UK banks and insurers insist existing rules must stay intact after Brexit
London — Britain’s banks and insurers did not want their rule books dismantled after Brexit, and the ability to ease regulation will depend on the country’s future trade deal with Europe, Financial Conduct Authority chairman Charles Randell said.
Britain will leave the EU in March 2019 and although a "standstill" transition deal has been agreed with Brussels lasting to the end of 2020, it is unclear what sort of trading links Britain will have with Europe after then.
Some UK parliamentarians see Brexit as an opportunity to row back on EU rules, but Randell saw no appetite for this among firms themselves.
"I don’t think any of the financial services firms I meet want to try to win business through a regulatory race to the bottom," Randell said.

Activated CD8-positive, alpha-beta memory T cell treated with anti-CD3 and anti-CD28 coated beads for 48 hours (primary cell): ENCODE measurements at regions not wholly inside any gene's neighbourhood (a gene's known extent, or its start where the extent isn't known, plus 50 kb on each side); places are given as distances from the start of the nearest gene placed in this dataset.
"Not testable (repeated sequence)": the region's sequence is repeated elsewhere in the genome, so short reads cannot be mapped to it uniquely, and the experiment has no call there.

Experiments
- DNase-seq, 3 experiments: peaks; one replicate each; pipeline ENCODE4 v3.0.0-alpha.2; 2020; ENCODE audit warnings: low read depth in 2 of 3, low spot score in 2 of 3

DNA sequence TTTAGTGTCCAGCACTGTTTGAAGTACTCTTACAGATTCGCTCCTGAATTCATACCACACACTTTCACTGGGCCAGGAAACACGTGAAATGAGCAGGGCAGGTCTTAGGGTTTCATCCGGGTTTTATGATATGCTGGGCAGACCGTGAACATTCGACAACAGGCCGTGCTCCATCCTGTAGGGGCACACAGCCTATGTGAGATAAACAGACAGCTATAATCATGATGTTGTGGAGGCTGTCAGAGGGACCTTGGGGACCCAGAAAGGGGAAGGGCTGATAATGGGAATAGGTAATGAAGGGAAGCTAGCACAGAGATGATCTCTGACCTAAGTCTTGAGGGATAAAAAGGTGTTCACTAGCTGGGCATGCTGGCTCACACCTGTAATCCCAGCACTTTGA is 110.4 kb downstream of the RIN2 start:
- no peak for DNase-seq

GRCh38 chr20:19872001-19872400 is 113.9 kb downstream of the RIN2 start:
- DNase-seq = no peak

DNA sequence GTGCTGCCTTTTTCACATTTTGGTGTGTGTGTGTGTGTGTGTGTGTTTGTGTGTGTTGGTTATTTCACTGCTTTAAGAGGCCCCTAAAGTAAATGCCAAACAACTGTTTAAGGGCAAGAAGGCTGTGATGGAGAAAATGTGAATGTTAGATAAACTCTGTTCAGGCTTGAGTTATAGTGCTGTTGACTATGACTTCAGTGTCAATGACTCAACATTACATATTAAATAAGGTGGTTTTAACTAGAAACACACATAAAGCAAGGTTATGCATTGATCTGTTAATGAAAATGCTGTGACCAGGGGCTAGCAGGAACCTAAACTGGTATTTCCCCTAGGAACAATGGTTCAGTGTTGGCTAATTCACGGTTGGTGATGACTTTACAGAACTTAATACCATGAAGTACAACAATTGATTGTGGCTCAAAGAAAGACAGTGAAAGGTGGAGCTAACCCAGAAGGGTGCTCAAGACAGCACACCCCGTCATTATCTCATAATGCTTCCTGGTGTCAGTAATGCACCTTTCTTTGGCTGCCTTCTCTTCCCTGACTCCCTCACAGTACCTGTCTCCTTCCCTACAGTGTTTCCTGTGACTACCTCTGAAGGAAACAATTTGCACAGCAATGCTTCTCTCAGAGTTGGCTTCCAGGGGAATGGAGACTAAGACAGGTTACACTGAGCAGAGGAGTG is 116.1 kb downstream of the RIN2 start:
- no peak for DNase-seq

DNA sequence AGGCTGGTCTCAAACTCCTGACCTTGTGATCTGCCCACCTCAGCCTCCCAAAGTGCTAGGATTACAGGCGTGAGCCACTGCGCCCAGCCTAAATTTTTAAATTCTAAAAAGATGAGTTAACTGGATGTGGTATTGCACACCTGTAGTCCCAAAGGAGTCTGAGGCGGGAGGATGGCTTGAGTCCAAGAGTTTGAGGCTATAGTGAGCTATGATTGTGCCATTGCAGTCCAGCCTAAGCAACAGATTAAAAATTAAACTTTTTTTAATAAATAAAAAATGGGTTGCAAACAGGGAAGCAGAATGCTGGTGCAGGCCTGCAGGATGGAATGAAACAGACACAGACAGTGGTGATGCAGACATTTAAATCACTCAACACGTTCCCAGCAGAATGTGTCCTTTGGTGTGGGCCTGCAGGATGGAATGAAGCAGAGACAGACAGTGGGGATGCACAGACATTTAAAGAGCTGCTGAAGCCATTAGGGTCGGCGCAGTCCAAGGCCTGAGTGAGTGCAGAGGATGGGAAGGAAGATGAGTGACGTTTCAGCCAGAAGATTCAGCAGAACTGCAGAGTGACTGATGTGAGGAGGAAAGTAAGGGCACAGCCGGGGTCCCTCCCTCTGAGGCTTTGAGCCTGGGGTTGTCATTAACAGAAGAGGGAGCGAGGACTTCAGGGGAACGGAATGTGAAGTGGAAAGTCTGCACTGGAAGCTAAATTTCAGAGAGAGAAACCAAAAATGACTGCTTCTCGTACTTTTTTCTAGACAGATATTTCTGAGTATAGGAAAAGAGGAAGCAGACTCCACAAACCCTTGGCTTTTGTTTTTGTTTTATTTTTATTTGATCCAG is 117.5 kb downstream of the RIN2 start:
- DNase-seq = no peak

Financial firms believed that the "quality kite mark" they get from being regulated in Britain is an important selling point for their global business.
While Britain is leaving the EU, it is not leaving a system of global standards, Randell said.
"It will be my intention to make sure that we redouble our efforts to engage with global standard setters because I think that will be necessary in a world after we’ve left the EU. High standards of regulation will continue," he said.
Regulators have approved a welter of new rules since banks had to be rescued by taxpayers in the 2007-09 financial crisis.
There is a consensus among the industry and consumer groups that the volume of regulatory change is unsustainable, Randell said.
There is room to review existing rules for "unintended consequences", he said.
"If we do see a slower pace of regulatory change, there may be scope to spend a bit more time examining the consequences regulation have had … and whether all the regulation has served the purpose it was originally intended to serve."
Britain’s withdrawal agreement with the EU may give scope for this review to take place, he said.